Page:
Clean Pulls Singles for Power
Clean pulls are not my favorite, but I will use them when an athlete has true orthopedic restrictions or limitations from bad genetics with their flexibility. In addition to clean pulls, I do use lift-off work with cleans to teach postures, but we are careful to always include eccentric hamstring exercises after as the movement is mainly concentric. Due to the nature of clean pulls having no catch, this is why using a Gymaware or device that displays barbell displacement is a godsend. As the load gets heavier, many skilled and unskilled athletes change their technique and distance readings along with power keep everyone honest.
Video 2: Sometimes an athlete who has problems catching orthopedically or technically can benefit from clean pulls. The catch is a great option for bracing, but due to the low drop the eccentric demand is small, so if you can’t get a catch in, the loss can be made up elsewhere.
Typically, two to three sets of three to four reps is enough to really drive high quality work in without ruining an athlete later in the week. I have found that clusters not only keep athletes feeling fresh afterwards, they don’t trash the athlete so another high intensity session is not possible. Due to the intense neural work, some athletes may feel flat, but they don’t have the car accident feel that straight sets seem to do, especially with the tightness or stiffness the next day from DOMS. Rest periods are typically longer on the sets (3-5 minutes) but shorter (20-30 seconds) between singles. As the athlete is more skilled I tend to use 30 seconds, but this is just a personal preference.
All of the workouts can be modified to meet the needs of the athlete, and are just the tip of the iceberg. Try creating your own by replicating the workouts that show experienced lifters; many of the studies are actually good programs.
Block Power Snatches for Doubles
My last workout is perhaps the biggest staple—block snatches for doubles—but in this case as a cluster option. I love snatches from blocks as it saves the stress on the lower back and allows for great force-generation capabilities because no rocking action of a hang can cheat the rep. I like keeping the set rest periods shorter (two to three minutes) while keeping the rest between clusters very high, usually up to a full minute or longer. Rest between repetitions is typically 20-40 seconds, but longer is fine. The key is to find the right blend of rest that paces the workout so each rep has high output. It’s ok to extend cluster time as the workout unfolds. Experiment with cluster set rest and the rest between rep for optimal workout performance.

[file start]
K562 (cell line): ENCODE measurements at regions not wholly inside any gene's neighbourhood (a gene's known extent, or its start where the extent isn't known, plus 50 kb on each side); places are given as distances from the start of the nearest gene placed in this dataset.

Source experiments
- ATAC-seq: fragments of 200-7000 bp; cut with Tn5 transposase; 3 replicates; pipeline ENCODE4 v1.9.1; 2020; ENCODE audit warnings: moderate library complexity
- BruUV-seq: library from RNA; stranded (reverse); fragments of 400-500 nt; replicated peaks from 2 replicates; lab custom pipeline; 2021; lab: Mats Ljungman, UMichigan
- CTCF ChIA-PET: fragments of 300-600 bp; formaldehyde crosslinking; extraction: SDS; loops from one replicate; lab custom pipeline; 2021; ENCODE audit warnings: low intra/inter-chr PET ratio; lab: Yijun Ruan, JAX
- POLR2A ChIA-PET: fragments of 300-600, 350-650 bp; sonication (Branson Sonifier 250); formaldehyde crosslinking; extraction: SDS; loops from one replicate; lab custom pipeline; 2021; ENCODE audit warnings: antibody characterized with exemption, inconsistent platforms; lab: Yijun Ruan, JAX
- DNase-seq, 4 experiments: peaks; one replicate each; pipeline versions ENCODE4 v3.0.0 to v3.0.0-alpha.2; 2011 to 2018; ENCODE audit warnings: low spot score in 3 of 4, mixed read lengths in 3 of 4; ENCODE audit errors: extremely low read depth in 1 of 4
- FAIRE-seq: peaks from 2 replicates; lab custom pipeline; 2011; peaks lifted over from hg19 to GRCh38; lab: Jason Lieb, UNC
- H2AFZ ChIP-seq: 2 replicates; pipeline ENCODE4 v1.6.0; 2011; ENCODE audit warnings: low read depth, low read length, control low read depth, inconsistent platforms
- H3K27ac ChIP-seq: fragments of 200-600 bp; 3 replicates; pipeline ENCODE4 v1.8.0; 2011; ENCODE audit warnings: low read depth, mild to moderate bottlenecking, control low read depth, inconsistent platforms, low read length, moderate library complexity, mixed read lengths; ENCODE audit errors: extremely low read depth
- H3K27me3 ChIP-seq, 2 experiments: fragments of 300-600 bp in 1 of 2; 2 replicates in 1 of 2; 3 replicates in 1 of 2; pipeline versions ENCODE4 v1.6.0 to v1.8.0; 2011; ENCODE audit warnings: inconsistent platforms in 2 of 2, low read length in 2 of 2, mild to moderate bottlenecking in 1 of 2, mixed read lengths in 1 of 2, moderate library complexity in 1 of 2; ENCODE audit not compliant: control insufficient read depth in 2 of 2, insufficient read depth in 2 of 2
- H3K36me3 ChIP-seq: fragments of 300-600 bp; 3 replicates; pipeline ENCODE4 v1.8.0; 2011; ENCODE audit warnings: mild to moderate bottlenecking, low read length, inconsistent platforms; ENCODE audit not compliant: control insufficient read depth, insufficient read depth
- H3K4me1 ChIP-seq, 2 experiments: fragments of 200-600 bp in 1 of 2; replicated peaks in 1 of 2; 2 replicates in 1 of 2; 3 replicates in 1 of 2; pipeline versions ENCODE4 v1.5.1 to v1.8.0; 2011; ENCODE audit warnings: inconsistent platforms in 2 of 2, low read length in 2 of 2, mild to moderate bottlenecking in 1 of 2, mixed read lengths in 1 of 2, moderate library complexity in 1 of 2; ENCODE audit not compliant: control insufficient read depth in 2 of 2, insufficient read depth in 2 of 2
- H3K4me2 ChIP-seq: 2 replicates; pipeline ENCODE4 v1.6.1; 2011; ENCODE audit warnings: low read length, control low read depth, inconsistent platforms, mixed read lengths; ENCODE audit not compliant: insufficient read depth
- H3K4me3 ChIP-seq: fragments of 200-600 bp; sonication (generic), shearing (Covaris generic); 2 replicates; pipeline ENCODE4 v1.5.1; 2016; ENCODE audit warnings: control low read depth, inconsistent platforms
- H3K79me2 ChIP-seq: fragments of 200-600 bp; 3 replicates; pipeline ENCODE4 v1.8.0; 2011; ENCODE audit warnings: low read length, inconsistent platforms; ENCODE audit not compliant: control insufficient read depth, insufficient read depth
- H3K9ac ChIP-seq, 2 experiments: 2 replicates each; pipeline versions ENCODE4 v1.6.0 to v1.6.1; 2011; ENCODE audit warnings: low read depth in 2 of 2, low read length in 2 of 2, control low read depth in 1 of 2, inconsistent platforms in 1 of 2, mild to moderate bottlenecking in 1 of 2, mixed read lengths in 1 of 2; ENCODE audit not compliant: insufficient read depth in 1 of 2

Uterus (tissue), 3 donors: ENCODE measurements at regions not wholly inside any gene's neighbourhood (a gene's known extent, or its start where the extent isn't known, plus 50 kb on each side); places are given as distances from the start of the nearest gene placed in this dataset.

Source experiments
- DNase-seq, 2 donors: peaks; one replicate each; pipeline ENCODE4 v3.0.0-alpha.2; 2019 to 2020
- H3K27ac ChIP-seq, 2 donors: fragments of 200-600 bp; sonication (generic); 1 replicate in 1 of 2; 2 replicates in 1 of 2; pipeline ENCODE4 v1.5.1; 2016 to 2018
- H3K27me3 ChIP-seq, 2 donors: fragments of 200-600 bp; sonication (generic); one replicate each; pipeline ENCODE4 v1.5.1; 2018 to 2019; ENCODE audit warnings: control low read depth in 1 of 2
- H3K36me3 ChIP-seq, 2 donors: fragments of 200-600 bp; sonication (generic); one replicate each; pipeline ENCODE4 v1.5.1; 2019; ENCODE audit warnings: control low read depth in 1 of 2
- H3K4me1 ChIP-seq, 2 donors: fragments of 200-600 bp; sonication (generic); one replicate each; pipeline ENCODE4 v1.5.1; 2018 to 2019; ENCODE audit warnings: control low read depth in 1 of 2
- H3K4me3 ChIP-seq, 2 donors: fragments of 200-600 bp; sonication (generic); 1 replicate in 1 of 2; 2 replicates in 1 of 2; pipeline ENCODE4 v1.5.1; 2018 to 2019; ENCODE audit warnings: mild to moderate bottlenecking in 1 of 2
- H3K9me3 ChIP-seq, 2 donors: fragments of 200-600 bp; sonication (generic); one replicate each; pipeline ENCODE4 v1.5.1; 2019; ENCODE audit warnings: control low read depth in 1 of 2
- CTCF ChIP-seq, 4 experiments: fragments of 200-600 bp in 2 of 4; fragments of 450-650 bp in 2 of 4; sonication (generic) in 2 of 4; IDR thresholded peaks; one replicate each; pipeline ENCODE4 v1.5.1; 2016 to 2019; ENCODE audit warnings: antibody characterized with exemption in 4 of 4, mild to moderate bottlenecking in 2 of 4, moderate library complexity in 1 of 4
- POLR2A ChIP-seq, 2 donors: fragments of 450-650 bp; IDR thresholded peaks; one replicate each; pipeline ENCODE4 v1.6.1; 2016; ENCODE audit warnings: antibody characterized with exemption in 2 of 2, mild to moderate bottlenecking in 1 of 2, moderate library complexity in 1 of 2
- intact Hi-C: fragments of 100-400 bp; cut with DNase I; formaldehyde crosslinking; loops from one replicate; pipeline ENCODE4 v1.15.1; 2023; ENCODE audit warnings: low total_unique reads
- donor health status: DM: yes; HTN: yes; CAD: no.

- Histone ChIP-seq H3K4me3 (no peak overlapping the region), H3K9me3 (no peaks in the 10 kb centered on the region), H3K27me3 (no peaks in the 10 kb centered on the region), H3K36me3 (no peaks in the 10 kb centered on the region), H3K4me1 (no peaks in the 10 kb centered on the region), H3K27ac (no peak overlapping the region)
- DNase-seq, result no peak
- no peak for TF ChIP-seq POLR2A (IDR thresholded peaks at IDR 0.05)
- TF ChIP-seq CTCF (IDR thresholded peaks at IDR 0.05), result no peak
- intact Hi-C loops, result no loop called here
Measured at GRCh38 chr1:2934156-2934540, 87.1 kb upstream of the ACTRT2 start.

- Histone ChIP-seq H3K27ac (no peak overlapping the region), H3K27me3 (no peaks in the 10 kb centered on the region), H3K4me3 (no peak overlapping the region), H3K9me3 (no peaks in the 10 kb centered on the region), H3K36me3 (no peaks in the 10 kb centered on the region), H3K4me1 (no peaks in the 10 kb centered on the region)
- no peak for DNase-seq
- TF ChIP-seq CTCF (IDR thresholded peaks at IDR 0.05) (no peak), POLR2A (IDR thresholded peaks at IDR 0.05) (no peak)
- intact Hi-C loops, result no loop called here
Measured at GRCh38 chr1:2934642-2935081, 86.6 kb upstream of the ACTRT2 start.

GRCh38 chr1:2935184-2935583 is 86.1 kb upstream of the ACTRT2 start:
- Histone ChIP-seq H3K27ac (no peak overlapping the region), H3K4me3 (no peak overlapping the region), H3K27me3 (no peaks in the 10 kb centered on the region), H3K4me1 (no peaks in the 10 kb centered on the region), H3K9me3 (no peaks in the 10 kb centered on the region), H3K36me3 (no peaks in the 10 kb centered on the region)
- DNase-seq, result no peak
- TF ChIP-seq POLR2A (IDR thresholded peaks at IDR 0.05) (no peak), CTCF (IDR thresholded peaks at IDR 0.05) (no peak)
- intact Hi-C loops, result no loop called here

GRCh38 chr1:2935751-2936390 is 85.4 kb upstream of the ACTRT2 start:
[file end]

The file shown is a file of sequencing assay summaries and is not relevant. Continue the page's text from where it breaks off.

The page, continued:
Video 3: Above-the-knee power snatches are fast off the start and provide a way to load the legs and spare the lower back. Athletes using blocks should make sure they know how below-the-knee options interact with their body, as the rhythm is different.
I typically work the athlete up to six to eight total reps per set, and perform two to three sets per workout. It’s a serious workload, but the use of blocks and a lighter percentage makes it a sensible high-power session. The numbers change as the athlete gets more advanced, and guide the process by speed and power, not by load.
Like the clean workout listed above, barbell tracking from either the technical path of the bar or a proxy measure, such as total distance of the action, is a value to the coach. Other measures such as RFD are not appropriate unless the lift is above the knee and athletes are just working on gross pulling and not worrying about any temporal mechanics.
Give Cluster Training a Fair Try
Don’t bother using cluster training for just a few weeks, as it takes a few months for it to show up anywhere. I found clusters reps took two full seasons to see something that was undeniable, and a few months of it just looked like good training, not a remarkable technique. The research may show a statistical significance in weeks, but a full performance benefit may take a year to surface.
If you use cluster workouts with your athletes, expect a lot of focus and mental lockdown for the session because the method keeps an athlete on their toes. I have found that long stretches of rest for high output is gold, but adding more science and application, clusters are the diamonds of training.